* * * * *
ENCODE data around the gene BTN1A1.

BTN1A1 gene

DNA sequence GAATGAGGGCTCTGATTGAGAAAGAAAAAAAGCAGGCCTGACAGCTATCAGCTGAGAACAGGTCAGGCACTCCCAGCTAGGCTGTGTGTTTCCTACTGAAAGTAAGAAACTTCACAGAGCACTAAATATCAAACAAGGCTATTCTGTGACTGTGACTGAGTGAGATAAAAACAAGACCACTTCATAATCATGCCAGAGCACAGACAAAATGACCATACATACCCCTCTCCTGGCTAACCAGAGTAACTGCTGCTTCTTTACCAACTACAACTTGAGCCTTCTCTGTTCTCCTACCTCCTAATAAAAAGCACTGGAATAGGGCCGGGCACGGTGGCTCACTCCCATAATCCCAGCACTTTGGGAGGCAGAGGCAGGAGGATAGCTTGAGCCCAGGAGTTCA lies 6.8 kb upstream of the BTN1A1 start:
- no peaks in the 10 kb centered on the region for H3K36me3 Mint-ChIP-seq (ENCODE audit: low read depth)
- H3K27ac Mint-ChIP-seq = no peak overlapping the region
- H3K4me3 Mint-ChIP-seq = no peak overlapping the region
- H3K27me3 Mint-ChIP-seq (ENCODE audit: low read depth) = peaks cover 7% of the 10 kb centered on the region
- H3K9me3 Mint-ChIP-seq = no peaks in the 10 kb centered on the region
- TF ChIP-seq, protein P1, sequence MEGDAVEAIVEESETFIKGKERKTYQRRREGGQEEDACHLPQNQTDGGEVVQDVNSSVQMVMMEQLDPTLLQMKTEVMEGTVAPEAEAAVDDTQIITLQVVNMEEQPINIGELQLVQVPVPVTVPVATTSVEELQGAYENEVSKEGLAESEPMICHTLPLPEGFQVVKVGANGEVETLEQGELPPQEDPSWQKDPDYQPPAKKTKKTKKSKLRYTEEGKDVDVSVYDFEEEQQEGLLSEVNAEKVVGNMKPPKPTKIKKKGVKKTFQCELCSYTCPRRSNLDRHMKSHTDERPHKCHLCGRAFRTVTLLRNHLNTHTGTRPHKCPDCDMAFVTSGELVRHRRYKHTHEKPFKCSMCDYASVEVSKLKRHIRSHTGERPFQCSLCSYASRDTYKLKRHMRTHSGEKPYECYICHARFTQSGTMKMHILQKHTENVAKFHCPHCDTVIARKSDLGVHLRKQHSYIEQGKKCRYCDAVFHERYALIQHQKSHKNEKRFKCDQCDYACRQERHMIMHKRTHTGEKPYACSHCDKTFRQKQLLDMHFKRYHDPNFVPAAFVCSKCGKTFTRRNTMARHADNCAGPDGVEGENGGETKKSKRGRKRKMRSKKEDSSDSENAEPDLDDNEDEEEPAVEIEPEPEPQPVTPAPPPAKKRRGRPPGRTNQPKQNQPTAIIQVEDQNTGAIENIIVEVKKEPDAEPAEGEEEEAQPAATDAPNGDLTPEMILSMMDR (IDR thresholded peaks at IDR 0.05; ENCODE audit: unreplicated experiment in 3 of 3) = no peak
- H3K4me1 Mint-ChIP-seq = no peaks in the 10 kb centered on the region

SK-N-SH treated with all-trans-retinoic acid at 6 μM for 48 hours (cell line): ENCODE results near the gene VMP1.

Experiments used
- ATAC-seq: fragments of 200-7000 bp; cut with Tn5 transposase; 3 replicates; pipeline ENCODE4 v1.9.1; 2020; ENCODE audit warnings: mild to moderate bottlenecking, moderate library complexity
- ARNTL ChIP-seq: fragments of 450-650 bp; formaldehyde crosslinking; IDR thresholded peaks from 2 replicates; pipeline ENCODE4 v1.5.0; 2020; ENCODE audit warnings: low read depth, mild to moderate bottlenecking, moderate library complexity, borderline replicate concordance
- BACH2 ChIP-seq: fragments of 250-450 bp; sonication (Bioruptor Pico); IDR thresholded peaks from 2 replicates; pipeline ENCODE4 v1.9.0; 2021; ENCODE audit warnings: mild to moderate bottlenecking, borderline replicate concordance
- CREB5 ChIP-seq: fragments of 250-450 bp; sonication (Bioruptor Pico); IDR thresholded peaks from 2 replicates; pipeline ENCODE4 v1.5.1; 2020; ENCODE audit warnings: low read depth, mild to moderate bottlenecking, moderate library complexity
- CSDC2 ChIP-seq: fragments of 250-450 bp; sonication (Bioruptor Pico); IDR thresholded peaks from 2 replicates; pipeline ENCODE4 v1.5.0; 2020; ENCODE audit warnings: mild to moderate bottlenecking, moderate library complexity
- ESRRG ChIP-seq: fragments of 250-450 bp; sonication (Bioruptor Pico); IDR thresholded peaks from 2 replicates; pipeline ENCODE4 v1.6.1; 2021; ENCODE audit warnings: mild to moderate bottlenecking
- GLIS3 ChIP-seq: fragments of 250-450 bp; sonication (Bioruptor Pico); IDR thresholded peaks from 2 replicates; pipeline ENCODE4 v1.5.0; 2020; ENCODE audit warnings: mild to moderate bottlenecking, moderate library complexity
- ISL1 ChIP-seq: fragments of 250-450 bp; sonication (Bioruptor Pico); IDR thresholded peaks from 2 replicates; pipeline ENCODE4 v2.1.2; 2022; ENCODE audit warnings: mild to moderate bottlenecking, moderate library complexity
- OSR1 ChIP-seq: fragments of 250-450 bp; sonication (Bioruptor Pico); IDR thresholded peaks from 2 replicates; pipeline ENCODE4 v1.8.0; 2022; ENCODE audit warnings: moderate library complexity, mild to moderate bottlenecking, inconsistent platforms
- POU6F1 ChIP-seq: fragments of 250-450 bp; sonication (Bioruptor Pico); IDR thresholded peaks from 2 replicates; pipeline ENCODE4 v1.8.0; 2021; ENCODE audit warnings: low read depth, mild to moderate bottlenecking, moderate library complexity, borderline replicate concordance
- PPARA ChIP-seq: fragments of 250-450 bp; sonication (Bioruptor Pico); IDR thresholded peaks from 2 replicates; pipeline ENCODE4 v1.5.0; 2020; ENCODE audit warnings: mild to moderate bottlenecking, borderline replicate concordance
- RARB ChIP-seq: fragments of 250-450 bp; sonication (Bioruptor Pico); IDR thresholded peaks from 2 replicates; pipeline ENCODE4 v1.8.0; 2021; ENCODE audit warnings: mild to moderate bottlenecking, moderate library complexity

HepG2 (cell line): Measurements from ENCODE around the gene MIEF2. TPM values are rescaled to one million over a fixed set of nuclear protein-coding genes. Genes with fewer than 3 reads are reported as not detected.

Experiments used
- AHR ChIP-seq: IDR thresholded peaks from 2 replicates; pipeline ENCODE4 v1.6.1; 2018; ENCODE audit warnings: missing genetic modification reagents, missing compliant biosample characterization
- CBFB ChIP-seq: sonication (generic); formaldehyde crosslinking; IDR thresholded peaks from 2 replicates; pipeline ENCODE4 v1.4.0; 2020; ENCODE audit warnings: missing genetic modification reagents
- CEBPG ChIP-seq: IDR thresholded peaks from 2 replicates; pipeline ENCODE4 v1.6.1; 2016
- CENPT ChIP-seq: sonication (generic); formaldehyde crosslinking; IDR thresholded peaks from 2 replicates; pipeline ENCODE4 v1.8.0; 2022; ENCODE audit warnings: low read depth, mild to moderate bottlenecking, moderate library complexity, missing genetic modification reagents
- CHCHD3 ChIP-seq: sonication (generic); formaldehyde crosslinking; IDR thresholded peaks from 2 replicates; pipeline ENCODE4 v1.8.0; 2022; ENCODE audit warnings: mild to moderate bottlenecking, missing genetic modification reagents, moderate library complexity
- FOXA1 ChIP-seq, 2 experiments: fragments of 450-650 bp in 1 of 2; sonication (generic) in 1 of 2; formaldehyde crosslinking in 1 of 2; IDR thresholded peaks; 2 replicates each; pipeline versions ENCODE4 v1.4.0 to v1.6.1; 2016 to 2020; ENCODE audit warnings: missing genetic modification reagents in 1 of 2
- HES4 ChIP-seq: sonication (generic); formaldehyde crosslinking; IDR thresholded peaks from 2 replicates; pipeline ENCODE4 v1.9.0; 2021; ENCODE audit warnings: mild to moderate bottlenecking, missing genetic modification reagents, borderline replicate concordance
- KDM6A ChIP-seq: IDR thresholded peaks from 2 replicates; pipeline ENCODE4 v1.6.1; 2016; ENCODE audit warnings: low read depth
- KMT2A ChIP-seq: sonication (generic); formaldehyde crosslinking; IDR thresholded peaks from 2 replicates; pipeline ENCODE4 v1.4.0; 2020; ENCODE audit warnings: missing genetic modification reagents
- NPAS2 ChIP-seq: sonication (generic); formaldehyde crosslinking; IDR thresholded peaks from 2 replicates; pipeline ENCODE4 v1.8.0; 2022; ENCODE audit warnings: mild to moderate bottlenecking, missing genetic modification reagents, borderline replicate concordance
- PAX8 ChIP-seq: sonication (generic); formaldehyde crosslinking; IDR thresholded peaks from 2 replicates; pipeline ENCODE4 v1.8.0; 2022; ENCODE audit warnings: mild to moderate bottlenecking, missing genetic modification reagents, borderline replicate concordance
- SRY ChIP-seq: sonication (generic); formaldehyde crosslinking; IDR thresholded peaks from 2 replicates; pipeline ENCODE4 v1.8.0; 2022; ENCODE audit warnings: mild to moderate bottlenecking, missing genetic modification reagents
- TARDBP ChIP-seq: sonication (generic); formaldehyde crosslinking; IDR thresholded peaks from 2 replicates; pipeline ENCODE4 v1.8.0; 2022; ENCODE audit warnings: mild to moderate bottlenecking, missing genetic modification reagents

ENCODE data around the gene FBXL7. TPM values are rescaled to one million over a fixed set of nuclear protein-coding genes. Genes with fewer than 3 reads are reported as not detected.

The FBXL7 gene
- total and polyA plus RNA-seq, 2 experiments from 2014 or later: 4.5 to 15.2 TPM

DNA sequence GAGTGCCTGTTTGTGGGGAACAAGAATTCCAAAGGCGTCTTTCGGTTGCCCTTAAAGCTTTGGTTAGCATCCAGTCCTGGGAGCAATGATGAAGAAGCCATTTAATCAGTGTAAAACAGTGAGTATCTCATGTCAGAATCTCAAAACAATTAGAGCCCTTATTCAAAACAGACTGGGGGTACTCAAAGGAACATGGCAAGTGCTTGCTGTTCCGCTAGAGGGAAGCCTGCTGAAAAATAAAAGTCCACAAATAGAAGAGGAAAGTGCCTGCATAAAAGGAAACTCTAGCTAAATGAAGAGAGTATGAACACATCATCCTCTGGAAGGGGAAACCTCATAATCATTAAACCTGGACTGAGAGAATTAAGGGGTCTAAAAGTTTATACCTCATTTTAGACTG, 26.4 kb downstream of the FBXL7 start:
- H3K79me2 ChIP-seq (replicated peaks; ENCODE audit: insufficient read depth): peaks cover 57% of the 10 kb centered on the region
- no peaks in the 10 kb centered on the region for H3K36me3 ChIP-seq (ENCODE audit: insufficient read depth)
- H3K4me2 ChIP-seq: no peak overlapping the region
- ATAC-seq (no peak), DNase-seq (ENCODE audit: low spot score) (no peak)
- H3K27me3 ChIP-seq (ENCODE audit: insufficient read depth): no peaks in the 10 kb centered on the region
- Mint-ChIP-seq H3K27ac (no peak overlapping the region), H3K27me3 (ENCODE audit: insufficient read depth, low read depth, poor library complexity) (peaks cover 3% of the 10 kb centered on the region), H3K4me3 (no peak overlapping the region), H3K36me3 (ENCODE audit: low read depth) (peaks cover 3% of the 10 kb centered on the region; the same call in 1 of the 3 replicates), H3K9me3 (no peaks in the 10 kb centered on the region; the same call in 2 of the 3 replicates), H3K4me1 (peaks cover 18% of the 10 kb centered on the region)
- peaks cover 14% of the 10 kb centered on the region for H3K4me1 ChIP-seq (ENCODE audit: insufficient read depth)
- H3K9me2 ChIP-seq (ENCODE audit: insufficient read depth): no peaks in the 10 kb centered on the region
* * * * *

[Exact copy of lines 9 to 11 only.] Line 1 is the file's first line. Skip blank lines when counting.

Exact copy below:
- TF ChIP-seq, protein P1, sequence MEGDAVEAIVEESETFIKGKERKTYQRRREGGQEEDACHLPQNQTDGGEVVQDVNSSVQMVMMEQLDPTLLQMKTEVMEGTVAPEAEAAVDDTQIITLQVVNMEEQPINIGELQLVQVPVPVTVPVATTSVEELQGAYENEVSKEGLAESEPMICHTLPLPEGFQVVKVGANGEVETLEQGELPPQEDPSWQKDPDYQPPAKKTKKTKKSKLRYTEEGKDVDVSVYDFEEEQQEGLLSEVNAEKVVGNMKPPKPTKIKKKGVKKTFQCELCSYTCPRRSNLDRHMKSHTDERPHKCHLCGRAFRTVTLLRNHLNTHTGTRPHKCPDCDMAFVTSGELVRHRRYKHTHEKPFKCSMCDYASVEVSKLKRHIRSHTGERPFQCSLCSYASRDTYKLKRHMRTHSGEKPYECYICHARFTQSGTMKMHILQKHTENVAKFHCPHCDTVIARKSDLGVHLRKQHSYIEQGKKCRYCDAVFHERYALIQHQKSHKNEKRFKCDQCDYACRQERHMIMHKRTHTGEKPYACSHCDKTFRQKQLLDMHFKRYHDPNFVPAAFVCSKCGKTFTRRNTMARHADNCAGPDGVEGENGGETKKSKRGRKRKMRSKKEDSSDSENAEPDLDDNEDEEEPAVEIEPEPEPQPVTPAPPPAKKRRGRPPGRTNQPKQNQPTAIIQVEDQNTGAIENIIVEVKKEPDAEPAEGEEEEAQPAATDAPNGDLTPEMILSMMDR (IDR thresholded peaks at IDR 0.05; ENCODE audit: unreplicated experiment in 3 of 3) = no peak
- H3K4me1 Mint-ChIP-seq = no peaks in the 10 kb centered on the region

SK-N-SH treated with all-trans-retinoic acid at 6 μM for 48 hours (cell line): ENCODE results near the gene VMP1.